But, I'm curious about your comment "I will not apologize for living in an estate home." I have to ask if that is a primary reason that we have the problem of people requiring automobiles.

    The sprawl necessitated by each American family wanting their own estate home is the reason automobiles are essential for so many Americans. The sprawl is the reason the government spends billions to build and maintain roads, not to mention the amount of land set aside for automobiles.

    If homes were built with more mixed-used zoning, and each neighborhood had density to support all the services (grocery, hardware, schools, parks, library). And if transportation dollars were spent designing efficient mass-transit to such neighborhoods (instead of on 16-lane highways), then many Americans may not need to drive 16,000 miles per year in their cars. In L.A. and San Diego, prior to widespread automobile ownership, there were networks of street cars that moved people between neighborhoods without the need for an automobile.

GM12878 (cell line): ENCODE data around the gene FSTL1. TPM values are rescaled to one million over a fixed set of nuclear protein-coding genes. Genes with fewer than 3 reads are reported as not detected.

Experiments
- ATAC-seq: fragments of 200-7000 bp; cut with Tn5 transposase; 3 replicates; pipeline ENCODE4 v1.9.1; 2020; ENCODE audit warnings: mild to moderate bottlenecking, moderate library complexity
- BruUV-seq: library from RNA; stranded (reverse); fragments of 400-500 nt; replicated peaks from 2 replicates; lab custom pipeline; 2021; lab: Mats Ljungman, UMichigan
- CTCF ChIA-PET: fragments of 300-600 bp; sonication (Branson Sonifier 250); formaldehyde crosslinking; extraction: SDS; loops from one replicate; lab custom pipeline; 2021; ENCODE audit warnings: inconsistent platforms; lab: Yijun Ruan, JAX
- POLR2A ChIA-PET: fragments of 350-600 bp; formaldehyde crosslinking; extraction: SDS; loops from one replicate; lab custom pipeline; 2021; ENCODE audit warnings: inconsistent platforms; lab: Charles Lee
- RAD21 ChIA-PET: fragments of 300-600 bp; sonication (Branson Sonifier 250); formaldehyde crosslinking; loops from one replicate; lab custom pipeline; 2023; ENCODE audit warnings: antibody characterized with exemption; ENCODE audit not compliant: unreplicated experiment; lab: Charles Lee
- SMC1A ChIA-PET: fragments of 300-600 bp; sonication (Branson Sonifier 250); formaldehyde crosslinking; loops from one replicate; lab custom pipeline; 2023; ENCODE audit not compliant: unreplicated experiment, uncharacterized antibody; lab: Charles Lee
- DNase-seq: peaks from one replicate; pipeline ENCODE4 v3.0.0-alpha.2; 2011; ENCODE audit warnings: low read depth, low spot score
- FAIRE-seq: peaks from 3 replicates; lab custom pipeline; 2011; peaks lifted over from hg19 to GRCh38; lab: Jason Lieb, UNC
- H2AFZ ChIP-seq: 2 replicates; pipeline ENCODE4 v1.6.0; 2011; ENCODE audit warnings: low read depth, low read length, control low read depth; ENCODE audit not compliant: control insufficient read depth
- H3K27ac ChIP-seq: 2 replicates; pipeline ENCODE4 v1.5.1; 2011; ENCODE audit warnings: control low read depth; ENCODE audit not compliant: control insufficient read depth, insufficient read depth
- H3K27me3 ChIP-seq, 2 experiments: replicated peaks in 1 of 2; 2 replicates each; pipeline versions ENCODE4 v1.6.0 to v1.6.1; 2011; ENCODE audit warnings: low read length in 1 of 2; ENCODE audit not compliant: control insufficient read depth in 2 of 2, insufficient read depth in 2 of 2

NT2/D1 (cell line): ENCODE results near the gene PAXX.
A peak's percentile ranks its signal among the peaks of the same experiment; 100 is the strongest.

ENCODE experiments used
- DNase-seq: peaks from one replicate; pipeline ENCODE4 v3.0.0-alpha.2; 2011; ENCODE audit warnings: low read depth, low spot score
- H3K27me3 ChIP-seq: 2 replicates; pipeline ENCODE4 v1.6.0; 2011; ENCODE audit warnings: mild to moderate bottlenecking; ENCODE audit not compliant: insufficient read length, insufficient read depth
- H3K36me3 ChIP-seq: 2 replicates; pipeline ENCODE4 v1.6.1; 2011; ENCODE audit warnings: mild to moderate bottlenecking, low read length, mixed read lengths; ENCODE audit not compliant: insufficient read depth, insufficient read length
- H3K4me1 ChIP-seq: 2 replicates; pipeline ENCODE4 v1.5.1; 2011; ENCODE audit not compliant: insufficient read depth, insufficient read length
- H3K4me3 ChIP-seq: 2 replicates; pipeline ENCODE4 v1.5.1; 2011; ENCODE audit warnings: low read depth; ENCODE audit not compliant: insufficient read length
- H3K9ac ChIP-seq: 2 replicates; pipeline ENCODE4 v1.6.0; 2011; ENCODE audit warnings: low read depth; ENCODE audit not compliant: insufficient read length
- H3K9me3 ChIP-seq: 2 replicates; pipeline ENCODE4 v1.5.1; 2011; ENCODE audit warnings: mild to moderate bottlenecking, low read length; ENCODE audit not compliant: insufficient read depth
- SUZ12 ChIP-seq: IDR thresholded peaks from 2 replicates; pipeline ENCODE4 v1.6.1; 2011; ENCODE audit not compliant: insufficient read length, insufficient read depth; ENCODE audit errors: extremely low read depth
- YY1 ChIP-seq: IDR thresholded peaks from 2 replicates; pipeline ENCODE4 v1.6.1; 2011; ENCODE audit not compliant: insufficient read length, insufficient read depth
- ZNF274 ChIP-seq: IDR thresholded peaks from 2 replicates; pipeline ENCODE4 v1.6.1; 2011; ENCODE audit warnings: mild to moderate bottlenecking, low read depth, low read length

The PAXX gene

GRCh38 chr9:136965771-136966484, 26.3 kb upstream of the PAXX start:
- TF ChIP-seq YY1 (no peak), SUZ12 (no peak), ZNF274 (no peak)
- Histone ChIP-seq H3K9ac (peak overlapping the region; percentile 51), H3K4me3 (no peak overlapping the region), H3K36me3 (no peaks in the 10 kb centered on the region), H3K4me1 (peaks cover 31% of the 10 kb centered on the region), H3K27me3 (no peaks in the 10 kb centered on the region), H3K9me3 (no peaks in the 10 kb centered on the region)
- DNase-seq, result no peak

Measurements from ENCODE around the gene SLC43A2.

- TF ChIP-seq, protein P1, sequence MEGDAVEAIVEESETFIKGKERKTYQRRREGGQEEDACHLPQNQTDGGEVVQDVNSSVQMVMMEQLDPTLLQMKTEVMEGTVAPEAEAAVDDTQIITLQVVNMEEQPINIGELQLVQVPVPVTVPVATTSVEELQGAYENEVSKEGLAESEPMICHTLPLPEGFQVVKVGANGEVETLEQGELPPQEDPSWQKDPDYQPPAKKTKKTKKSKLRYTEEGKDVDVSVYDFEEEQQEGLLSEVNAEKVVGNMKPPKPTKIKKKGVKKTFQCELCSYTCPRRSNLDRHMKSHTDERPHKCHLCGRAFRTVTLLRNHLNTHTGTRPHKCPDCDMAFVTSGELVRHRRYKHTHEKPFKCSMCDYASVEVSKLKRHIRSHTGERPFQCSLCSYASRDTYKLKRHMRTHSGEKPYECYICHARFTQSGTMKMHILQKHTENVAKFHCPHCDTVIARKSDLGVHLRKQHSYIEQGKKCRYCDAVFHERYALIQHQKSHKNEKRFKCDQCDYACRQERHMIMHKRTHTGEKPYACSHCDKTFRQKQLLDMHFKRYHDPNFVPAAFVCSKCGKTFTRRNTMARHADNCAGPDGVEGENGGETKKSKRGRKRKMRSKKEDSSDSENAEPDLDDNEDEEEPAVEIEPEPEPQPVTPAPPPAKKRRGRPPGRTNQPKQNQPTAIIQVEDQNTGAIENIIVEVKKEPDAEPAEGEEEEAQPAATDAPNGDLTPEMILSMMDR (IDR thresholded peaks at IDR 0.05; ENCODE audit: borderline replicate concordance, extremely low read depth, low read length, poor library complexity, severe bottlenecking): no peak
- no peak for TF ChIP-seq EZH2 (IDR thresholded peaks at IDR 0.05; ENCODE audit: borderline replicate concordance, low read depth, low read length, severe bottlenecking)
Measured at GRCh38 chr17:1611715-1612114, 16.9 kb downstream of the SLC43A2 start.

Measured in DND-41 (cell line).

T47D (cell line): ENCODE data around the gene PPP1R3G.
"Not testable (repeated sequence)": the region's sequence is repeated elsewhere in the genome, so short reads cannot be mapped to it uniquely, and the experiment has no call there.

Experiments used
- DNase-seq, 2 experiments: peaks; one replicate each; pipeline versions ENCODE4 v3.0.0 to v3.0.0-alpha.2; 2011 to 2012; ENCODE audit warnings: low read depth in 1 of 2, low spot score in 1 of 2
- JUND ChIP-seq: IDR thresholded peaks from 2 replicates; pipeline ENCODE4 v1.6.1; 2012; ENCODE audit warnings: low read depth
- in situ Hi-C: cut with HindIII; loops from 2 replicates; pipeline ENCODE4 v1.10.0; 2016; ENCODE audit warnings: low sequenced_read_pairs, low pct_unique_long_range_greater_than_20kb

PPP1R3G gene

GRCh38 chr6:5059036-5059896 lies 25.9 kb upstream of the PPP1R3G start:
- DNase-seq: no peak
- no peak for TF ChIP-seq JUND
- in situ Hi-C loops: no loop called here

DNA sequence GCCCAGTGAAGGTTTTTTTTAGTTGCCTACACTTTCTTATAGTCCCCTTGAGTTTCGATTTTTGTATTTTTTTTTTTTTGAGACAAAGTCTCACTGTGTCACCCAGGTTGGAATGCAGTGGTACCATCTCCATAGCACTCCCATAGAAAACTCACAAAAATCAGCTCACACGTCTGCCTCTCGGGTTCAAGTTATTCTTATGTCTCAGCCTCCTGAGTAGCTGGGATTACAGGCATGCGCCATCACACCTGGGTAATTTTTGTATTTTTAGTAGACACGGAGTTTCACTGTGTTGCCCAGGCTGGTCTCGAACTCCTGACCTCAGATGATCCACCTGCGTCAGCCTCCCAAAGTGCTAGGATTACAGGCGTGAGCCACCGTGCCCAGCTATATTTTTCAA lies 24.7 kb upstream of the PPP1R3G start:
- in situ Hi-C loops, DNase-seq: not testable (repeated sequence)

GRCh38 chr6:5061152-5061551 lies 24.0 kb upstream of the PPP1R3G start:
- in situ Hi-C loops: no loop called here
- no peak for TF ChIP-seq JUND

Although an EV may be the best choice when someone needs a car, I think we should really be searching for ways to build neighborhoods such that people do not require an automobile.


  2. Hi Travis thanks for the comment.

    I agree with you. In California our population has tripled since the interstate transportation system put in place in the 60’s.

    This begat a development pattern of sprawl growth ever expanding the perimeter of the cities based on the auto commute. We separated housing and placed it over here. 10 miles away was a job center, 10 miles away was a shopping center. It was impossible to do anything but drive a car between the three not to mention schools and parks. We eliminnated any ublic transit that existed.

    Land use and planning needs to focus on a pattern of development where all are mixed and within an easy walk or bike ride. Where you can live, and work, and shop, and play, all within a close proximity with transit linking these areas together. I’m happy to say those are the projects that we are seeing now.

    I do believe we are very diverse as a population and that personal transportation via the auto will play a role (although significantly less than the 97% role it now plays) thus the not apologizing for the home size comment.